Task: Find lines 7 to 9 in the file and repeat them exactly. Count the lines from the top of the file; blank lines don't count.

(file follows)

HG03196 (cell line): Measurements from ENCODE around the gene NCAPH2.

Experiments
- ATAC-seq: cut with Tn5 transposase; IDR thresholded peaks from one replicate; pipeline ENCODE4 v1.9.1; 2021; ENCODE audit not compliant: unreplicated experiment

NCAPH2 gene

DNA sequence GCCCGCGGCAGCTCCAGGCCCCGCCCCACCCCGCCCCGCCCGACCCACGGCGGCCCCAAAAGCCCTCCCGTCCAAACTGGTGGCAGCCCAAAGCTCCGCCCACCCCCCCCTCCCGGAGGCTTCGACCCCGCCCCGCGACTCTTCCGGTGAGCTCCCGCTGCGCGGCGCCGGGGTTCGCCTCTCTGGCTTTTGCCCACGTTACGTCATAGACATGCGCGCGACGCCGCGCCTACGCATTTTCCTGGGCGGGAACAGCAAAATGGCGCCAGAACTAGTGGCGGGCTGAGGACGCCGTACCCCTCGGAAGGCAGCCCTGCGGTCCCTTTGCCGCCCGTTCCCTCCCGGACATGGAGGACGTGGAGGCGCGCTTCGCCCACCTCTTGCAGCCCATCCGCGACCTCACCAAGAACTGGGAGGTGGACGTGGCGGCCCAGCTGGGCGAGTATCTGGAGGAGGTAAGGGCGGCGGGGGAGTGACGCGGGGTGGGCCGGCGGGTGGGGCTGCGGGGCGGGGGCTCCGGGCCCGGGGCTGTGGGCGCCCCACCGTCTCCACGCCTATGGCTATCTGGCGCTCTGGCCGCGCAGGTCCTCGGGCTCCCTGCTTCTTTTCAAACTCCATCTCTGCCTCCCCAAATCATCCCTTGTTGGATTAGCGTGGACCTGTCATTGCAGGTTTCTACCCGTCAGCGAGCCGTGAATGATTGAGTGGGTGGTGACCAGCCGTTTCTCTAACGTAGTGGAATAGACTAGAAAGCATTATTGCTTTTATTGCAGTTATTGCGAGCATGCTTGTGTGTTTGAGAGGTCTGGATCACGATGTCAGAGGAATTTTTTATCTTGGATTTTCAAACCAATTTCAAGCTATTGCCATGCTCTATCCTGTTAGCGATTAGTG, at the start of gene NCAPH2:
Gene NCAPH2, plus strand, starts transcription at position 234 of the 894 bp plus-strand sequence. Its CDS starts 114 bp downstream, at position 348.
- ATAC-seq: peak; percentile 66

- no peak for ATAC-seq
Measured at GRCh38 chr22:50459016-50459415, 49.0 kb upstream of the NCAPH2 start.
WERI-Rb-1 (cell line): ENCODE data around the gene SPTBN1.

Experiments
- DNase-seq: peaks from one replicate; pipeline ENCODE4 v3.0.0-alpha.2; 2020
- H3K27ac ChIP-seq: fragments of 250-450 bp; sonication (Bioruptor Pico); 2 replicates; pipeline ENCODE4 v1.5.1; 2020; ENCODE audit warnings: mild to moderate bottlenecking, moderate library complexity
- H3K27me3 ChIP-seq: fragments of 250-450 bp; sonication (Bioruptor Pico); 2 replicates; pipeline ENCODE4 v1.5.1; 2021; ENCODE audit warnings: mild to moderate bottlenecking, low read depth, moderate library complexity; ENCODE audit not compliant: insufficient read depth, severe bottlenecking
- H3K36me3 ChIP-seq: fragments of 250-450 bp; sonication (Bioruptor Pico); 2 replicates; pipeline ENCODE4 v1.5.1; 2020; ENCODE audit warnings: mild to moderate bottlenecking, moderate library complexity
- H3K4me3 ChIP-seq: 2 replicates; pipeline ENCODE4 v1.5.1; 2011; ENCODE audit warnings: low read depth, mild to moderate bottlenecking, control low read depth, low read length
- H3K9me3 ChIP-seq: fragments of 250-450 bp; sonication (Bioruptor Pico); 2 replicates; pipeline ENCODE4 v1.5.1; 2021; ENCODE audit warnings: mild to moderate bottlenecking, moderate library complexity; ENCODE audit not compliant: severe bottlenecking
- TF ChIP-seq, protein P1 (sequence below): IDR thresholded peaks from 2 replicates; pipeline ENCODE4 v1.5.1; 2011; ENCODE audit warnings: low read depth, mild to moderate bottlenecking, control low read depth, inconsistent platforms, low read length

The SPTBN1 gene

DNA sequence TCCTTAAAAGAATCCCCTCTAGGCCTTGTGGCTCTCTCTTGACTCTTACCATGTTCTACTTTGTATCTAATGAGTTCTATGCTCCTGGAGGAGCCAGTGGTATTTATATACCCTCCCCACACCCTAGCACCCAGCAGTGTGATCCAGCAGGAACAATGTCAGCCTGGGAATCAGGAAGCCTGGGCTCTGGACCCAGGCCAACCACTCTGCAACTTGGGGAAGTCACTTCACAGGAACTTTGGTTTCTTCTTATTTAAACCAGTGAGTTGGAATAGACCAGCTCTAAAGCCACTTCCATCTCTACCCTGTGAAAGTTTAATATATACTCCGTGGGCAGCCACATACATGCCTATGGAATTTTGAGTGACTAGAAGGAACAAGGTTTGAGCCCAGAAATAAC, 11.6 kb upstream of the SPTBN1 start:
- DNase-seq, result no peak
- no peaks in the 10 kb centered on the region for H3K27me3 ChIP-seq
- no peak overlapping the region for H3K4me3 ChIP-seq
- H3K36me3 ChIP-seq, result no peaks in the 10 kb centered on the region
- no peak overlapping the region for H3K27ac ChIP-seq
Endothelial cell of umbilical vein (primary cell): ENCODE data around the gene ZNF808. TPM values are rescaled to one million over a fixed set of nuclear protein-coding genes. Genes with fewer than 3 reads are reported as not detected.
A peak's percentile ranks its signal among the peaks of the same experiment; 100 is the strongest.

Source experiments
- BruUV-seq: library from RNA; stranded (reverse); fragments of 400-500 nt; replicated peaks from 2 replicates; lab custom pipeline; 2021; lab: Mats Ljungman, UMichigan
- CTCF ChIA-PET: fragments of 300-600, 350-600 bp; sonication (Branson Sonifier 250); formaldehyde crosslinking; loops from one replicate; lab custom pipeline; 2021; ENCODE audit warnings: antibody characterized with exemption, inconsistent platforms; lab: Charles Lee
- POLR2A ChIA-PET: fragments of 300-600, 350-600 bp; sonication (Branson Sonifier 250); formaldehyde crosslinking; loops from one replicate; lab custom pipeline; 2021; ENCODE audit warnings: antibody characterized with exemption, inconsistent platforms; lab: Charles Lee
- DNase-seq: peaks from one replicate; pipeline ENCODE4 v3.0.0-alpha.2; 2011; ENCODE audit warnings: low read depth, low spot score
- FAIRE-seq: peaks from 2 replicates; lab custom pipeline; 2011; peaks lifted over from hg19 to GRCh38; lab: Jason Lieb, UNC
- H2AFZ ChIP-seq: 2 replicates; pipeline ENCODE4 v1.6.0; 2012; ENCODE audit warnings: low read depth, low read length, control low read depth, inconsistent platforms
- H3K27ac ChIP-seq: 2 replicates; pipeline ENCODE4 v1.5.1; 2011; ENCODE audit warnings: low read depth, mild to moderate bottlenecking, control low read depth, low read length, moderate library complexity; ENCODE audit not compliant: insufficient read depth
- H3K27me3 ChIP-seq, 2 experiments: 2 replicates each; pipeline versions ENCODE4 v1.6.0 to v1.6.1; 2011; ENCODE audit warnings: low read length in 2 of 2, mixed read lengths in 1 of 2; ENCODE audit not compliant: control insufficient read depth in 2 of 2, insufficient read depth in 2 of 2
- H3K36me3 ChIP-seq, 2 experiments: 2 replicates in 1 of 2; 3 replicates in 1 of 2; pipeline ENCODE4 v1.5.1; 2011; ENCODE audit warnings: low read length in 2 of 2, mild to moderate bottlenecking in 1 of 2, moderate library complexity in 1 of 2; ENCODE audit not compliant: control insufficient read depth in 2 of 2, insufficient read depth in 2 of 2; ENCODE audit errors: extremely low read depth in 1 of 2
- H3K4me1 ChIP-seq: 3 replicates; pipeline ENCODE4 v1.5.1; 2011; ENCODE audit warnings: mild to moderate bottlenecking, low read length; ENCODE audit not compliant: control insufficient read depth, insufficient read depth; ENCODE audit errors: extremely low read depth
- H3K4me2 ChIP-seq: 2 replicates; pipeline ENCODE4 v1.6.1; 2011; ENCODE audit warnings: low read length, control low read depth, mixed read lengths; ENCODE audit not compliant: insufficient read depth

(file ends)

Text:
- ATAC-seq: peak; percentile 66

- no peak for ATAC-seq
Measured at GRCh38 chr22:50459016-50459415, 49.0 kb upstream of the NCAPH2 start.